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How to Convince Spouse to Choose Separation Over Divorce

by Shannon Philpott

Approaching the topic of separation and divorce is not an easy task. If you and your spouse are contemplating splitting, it is important to weigh the options of both options. Choosing a separation instead of a divorce can offer several benefits for both of you and your family. In order to convince your spouse to choose separation over divorce, consider the financial, emotional and logistical challenges associated with divorce.

Chance of Reconciliation

Although there may be days when both of you feel as if all hope for your marriage is lost, it may not be the end. When choosing a separation, you both have the opportunity to work on your marriage or gain perspective with some distance. According to the experts at RocketLawyer.com, you can reverse a legal separation, whereas you cannot reverse a divorce, unless you choose to remarry the same spouse you divorced. If your marriage is on the rocks but you both feel that you can repair the marriage, then separating might the best choice for your family.

Religious Preferences

It may be ideal to take a break from your spouse if it seems impossible to live under the same roof and converse cordially on a daily basis. Many people, though, don’t want to launch into a divorce due to religious beliefs. If your religion does not allow you to end your marriage through divorce, a legal separation will allow you to stay in good standing with your faith family, according to the experts at the Wood Law Group in Beaverton, Oregon.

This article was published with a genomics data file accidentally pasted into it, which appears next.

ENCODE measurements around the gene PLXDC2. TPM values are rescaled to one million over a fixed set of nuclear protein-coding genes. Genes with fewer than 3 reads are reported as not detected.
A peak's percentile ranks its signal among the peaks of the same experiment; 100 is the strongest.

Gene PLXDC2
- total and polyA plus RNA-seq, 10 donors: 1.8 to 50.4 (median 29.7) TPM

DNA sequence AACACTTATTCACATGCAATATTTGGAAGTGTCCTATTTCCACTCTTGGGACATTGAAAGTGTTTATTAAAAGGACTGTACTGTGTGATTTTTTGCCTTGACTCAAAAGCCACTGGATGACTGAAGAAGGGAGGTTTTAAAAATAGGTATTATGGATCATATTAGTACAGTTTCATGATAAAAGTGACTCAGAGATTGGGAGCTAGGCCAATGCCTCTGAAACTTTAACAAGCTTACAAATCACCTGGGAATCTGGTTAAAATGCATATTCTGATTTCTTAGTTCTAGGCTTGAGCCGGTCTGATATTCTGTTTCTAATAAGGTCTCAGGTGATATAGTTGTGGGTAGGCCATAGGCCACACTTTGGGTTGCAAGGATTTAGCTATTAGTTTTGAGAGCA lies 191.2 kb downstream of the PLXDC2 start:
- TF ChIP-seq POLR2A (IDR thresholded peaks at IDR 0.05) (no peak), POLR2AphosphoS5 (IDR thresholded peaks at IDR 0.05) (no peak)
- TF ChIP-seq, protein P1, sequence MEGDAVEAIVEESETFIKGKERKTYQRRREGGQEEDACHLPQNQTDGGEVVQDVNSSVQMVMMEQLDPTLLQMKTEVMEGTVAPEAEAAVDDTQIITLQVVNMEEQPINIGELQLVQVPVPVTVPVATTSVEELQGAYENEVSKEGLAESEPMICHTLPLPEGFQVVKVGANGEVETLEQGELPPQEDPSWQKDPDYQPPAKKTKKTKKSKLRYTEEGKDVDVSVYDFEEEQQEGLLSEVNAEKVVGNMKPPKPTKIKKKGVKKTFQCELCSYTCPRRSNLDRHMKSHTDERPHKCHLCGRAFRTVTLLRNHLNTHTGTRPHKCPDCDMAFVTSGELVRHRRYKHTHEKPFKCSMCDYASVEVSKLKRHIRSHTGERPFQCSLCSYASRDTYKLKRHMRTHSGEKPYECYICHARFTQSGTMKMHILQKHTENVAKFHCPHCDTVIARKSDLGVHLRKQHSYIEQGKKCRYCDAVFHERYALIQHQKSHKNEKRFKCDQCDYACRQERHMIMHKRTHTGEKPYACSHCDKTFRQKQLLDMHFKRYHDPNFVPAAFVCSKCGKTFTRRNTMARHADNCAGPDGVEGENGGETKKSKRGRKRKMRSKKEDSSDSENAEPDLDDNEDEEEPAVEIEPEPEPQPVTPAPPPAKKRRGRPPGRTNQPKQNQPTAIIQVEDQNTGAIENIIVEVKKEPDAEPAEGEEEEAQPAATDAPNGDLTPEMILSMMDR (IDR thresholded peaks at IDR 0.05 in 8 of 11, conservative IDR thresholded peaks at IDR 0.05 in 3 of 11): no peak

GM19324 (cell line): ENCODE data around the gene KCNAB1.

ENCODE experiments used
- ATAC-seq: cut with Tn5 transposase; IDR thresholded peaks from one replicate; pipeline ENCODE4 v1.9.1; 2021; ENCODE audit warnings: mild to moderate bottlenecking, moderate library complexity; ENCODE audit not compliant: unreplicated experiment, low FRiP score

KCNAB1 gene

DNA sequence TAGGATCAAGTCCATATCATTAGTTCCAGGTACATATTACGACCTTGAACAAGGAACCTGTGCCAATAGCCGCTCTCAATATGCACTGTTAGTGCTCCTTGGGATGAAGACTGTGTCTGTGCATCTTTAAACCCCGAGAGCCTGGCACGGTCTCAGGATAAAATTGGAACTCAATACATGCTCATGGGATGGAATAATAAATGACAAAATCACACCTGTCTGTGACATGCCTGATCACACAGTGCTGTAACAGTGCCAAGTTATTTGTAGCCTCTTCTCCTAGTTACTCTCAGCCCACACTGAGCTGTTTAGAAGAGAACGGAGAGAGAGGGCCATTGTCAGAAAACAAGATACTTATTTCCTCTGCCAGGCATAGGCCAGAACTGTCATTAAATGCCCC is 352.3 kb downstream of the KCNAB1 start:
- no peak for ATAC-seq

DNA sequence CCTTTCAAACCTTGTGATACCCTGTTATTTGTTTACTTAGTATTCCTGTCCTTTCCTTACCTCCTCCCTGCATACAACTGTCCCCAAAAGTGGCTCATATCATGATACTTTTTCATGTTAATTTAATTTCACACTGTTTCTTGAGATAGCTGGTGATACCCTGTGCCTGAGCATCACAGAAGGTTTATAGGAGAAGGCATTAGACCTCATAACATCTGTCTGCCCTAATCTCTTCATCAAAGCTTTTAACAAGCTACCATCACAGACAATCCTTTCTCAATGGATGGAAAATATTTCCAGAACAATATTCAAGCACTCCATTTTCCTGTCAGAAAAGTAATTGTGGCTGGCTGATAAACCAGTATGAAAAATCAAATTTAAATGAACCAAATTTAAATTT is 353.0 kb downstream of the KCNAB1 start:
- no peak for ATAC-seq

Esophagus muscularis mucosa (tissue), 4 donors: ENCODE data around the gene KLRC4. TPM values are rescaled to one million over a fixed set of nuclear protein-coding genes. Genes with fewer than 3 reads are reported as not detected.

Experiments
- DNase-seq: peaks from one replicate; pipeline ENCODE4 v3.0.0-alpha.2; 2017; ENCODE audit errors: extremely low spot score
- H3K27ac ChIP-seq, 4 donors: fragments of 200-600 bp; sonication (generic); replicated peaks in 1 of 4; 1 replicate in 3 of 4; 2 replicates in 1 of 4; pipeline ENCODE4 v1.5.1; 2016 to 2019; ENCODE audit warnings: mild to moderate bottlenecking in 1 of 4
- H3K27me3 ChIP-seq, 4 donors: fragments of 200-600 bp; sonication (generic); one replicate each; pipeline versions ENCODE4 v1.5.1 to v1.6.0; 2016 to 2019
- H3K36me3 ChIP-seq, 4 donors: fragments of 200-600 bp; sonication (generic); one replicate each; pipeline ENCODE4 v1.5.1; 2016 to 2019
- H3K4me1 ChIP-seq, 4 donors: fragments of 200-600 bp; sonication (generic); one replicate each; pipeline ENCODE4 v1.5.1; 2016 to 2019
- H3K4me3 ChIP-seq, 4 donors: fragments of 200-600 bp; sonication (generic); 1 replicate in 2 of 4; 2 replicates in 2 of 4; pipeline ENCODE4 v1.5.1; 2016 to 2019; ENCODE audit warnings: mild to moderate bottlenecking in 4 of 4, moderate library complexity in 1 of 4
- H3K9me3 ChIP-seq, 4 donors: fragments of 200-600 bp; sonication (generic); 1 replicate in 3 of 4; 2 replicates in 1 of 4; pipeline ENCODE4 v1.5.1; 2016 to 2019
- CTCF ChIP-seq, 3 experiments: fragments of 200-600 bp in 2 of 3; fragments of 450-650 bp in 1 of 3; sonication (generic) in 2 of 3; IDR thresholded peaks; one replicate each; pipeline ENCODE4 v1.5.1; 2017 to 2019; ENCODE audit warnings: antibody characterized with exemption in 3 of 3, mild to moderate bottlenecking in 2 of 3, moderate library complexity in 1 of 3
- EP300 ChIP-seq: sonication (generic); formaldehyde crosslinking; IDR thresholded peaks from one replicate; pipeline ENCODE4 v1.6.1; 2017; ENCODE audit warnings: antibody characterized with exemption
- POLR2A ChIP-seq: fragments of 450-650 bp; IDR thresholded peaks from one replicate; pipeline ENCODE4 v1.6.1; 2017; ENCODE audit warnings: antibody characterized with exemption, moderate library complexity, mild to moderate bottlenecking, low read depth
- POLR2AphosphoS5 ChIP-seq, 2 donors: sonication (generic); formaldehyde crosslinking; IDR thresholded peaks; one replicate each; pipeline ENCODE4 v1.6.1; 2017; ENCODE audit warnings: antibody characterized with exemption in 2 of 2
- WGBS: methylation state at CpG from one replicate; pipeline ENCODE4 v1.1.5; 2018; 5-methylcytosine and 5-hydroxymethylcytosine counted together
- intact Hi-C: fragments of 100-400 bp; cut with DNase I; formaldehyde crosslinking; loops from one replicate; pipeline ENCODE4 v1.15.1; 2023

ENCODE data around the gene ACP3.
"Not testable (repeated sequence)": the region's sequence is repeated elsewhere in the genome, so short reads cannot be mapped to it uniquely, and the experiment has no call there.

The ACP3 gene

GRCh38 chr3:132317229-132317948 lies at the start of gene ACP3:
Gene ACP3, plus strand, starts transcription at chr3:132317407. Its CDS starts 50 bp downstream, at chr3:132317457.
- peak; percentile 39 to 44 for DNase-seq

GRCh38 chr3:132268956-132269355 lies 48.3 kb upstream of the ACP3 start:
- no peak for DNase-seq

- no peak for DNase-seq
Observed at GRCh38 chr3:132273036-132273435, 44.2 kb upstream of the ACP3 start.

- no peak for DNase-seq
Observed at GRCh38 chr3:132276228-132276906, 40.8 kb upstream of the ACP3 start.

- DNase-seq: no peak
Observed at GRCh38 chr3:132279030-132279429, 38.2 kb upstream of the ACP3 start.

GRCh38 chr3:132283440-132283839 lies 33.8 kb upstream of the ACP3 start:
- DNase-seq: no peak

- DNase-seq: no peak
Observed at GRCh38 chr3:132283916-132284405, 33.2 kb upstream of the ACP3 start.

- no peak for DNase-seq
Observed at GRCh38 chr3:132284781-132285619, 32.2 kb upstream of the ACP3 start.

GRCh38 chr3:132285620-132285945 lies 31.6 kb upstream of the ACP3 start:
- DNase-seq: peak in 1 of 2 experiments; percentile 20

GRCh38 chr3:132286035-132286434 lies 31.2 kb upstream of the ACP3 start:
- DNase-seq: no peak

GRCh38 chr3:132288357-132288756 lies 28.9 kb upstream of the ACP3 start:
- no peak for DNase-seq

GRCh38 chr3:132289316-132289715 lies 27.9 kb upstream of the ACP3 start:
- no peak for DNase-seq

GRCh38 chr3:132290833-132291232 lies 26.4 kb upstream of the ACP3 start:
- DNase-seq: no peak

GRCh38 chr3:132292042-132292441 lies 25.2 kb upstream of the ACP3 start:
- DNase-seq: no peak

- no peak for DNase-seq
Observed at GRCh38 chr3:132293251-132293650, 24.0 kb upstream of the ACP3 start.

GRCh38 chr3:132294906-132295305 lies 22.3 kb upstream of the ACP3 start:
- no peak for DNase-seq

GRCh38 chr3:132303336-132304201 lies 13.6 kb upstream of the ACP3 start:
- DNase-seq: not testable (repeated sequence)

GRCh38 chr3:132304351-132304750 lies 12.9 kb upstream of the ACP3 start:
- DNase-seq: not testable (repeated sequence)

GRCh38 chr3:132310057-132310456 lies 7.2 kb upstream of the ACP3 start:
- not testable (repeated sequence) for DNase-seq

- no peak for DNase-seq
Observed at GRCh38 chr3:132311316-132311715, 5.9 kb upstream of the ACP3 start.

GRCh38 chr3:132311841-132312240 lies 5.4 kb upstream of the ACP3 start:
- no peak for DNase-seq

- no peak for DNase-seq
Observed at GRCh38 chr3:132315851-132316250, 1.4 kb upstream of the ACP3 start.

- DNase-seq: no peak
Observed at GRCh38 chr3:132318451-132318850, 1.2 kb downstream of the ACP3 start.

Financial Concerns

Divorce can be a costly option when both parties are paying for lawyer and court fees. Instead of racking up costs, many couples are choosing separation agreements to save money, according to Andrew Chow, a legal expert at FindLaw.com. Couples can draw up a division of assets, a custody agreement and financial expectations for a legal separation, without incurring the costly fees associated with divorce. In addition, some states offer tax benefits for couples legally married, even though they are separated.

Family Considerations

Divorce is a final step that many children struggle to come to terms with, especially at a young age. It may be helpful to remind your spouse about the impact and long-lasting effects of divorce on your family. Many couples choose to legally separate and postpone divorce until children have moved out or matured to ensure that they can cope and adjust to the family changes, according to the experts at RocketLawyer.com. In addition, a separation may give you and your spouse more time to divide property and assets without the rushed deadline of a divorce court date.

About the Author

Shannon Philpott has been a writer since 1999. She has experience as a newspaper reporter, magazine writer and online copywriter. Philpott has published articles in St. Louis metro newspapers, "Woman's World" magazine, "CollegeBound Teen" magazine and on e-commerce websites, and also teaches college journalism and English. She holds a Master of Arts in English from Southern Illinois University.

Photo Credits

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